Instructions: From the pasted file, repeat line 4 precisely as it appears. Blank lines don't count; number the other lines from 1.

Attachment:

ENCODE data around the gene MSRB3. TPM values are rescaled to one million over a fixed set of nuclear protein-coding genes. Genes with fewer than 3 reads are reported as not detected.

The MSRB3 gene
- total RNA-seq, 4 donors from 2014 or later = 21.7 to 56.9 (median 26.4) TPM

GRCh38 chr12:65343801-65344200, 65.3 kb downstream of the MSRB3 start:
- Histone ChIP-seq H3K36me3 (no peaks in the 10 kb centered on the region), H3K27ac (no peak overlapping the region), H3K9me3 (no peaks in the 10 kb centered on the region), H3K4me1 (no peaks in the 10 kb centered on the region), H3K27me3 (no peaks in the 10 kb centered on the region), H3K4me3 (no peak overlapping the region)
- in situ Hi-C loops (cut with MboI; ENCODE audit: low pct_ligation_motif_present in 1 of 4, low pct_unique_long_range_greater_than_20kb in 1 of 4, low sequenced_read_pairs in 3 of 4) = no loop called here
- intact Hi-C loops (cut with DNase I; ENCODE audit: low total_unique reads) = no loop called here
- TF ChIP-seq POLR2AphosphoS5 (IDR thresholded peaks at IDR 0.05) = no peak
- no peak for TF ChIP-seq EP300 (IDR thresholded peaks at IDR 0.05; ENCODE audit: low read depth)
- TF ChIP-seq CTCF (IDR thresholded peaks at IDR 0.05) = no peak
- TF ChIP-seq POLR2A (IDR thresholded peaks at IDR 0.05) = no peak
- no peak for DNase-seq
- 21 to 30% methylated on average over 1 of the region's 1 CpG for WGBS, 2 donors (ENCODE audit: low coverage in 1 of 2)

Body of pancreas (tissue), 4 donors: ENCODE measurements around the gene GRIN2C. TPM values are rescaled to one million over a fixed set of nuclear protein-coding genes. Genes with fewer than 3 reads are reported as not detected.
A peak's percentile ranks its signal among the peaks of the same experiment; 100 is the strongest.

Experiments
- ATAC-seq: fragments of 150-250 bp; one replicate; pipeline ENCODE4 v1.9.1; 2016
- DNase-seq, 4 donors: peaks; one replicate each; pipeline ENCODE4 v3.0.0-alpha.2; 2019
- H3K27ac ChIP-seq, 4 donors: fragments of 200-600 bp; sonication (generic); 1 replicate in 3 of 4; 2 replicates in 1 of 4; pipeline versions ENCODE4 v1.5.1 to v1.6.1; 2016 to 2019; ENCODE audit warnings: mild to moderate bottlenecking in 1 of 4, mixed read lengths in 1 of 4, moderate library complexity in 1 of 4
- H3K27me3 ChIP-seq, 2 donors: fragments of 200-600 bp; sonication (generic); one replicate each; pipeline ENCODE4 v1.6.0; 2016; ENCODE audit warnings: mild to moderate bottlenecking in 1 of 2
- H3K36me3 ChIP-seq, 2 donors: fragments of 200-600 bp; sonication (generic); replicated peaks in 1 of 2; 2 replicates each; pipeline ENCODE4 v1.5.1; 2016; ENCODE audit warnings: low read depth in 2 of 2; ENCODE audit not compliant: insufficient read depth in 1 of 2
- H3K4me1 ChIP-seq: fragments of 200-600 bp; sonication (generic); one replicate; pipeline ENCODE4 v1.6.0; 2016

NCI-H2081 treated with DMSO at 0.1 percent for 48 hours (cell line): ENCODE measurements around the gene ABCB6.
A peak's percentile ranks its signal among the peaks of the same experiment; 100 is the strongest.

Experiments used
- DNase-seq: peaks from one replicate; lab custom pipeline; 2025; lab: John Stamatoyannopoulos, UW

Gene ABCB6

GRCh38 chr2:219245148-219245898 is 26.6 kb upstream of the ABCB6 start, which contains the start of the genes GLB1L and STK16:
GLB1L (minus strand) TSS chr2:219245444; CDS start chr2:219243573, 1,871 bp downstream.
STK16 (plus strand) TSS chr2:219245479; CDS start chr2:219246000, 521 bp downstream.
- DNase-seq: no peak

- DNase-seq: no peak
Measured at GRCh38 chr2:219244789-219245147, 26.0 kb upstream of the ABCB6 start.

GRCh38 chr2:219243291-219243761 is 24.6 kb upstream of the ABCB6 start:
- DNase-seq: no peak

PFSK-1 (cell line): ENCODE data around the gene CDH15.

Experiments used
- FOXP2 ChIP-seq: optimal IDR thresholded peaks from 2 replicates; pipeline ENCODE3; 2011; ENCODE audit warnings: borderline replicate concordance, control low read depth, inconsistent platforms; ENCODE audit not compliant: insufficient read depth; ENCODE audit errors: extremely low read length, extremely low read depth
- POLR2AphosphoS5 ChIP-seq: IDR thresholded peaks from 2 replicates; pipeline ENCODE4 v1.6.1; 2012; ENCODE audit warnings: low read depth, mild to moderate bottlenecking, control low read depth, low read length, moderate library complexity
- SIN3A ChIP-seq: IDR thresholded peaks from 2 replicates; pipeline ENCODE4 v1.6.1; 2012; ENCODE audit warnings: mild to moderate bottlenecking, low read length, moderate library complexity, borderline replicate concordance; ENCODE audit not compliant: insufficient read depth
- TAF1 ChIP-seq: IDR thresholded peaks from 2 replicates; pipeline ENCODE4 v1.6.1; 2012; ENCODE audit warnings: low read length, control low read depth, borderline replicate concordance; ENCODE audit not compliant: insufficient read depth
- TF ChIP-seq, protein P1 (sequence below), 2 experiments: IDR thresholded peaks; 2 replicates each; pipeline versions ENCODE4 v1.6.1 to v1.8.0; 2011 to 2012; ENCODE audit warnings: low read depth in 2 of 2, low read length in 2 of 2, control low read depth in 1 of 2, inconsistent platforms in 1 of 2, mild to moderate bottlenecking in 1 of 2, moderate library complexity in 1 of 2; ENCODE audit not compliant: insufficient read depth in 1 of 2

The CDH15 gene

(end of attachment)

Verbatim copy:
GRCh38 chr12:65343801-65344200, 65.3 kb downstream of the MSRB3 start: